Rod Dreher

It occurs to me that I should update you on my alleged experience with the Moore Bros. wine shop, where in my anti-Pennsylvania Liquor Control Board fantasy, I “visited” this past weekend to pick up a mixed case I had, in theory, asked Susan there to put together for me on my budget.
Let’s say that I opened a bottle of this Tuscan red from the stash, the first of eight reds in the box. And let’s say it was pretty great, full of bright cherry flavors, lovely roundness and perfect acidity — exactly what you want in a Tuscan red. Let’s further say that everyone drinking it was very pleasantly surprised that a wine this delicious and satisfying cost only $15.
I recently bought a $40 bottle of wine at the PA state liquor store that couldn’t begin to match this $15 Tuscan from Corzano e Paterno in deliciousness and excitement. Mind you, that could simply be a matter of my uneducated tastes. Nevertheless, I had (in theory, because it is illegal to bring wine across state lines in Pennsylvania) shared with a knowledgeable wine expert at a small independent shop what my particular tastes are — the kinds of wines I like, the kinds I don’t — given her a budget (and not a big one, either), and put myself in her hands. Result: she delivered me a wonderful, relatively inexpensive wine that made everybody very happy indeed, and which we’ll definitely buy more of.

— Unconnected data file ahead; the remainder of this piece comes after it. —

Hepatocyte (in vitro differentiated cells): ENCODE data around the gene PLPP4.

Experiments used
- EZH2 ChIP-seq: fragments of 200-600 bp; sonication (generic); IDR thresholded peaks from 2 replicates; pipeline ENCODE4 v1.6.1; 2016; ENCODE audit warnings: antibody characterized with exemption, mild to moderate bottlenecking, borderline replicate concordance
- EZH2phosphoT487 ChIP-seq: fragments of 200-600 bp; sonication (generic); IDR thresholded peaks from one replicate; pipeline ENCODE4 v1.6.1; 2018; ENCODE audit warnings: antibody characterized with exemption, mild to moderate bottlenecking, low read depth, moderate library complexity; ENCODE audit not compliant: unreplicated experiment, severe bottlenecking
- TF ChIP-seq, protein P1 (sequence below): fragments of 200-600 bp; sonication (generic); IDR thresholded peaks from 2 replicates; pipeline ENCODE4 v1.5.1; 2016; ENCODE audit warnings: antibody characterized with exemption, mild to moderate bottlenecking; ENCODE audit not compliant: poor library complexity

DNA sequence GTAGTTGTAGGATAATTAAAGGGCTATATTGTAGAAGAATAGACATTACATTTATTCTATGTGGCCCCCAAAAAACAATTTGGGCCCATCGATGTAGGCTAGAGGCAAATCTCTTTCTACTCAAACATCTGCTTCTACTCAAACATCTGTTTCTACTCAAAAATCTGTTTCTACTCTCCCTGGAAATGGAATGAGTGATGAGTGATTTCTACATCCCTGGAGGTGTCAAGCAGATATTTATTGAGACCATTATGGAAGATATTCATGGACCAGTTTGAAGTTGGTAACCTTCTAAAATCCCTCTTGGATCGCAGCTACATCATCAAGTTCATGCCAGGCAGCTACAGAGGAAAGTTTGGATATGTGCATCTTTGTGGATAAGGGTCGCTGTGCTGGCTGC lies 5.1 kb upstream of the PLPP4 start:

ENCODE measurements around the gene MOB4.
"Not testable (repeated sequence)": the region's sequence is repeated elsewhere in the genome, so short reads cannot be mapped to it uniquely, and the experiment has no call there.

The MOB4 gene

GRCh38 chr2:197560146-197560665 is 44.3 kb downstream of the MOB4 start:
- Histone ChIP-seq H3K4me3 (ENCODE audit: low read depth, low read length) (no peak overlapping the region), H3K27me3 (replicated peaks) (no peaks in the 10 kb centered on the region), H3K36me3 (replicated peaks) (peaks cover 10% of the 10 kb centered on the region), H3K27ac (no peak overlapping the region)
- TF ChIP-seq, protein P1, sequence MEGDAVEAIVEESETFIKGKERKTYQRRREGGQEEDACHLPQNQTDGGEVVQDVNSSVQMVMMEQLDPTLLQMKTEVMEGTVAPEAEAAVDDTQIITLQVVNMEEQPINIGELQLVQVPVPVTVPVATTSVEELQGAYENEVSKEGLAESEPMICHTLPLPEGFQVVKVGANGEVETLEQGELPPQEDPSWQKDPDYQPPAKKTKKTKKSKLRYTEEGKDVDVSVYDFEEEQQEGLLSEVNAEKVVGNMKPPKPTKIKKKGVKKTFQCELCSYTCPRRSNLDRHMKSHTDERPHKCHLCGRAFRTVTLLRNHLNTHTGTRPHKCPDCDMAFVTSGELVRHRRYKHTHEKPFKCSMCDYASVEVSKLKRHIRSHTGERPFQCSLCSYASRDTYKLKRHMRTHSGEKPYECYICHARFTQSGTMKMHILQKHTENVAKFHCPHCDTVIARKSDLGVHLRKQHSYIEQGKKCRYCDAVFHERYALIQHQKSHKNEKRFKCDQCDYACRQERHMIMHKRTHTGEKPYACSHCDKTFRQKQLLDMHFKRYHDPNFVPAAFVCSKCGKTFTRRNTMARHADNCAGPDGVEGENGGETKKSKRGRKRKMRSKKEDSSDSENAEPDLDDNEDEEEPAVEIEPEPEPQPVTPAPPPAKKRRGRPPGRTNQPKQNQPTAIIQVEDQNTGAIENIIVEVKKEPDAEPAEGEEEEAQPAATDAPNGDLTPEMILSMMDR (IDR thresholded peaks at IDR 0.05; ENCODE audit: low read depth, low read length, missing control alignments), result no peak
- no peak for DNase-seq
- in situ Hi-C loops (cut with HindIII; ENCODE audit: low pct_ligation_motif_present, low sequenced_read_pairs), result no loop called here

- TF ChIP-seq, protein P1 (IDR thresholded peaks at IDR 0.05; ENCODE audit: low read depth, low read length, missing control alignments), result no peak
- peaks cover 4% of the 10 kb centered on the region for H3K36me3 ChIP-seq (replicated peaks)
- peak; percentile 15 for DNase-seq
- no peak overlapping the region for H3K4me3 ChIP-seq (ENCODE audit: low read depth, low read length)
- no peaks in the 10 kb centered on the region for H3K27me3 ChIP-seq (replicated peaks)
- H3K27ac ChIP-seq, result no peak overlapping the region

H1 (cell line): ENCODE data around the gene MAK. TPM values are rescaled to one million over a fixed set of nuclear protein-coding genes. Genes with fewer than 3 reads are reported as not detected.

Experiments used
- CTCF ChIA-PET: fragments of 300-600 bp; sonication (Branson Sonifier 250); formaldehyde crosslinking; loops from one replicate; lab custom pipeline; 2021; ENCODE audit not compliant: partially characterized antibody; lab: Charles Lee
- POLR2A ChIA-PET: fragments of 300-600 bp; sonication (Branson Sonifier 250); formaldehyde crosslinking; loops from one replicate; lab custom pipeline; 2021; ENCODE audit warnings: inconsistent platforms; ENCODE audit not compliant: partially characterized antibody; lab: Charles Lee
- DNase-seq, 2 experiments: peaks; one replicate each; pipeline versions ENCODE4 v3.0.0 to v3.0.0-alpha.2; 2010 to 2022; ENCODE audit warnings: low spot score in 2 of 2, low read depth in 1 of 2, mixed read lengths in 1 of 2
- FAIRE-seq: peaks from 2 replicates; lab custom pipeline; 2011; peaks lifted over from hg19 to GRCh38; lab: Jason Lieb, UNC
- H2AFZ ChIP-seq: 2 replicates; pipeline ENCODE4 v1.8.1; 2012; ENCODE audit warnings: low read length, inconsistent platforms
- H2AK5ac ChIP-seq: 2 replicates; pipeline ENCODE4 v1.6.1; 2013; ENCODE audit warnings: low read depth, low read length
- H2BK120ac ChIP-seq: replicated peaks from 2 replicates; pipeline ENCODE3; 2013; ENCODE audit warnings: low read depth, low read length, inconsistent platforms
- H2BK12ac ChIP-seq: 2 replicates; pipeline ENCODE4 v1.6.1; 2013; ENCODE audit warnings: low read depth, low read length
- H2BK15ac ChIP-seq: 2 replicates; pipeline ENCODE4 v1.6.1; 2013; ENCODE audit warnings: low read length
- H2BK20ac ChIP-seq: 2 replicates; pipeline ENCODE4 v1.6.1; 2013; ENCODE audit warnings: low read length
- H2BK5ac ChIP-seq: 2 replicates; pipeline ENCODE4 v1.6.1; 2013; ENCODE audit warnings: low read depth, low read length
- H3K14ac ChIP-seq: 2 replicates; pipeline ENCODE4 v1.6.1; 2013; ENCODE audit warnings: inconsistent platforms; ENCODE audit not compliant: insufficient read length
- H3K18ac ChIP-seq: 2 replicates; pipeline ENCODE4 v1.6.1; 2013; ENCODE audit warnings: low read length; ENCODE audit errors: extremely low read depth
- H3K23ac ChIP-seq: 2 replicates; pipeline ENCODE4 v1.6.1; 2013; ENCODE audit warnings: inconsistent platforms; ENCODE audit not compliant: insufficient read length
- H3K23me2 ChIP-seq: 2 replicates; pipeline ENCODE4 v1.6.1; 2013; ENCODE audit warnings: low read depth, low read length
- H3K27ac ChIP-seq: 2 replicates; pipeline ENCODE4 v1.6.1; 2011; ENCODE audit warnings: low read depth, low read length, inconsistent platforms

And this is only the first red out of the box. Who knows what other surprises are there?
This, folks, is why I keep going on and on about the importance of finding a good wine shop, one staffed by knowledgeable people whom you can trust. If you are an expert in wine, you can perhaps do just fine buying from a giant wine discount warehouse. But I’m not that guy. I’m just a passionate amateur who needs help finding really good wine at a price he can afford. It is highly unlikely that I would have found this particular wine on my own. Let me say again: if you are a wine drinker like me, do a little research, and find a good wine shop like Moore Bros. in your neighborhood. Talk to them about what you like, and what you don’t like. Put yourself in their hands. You won’t be sorry. (But if you live in Pennsylvania, as I do, this exercise must remain strictly theoretical, because you wouldn’t want to transport wine across state lines.)

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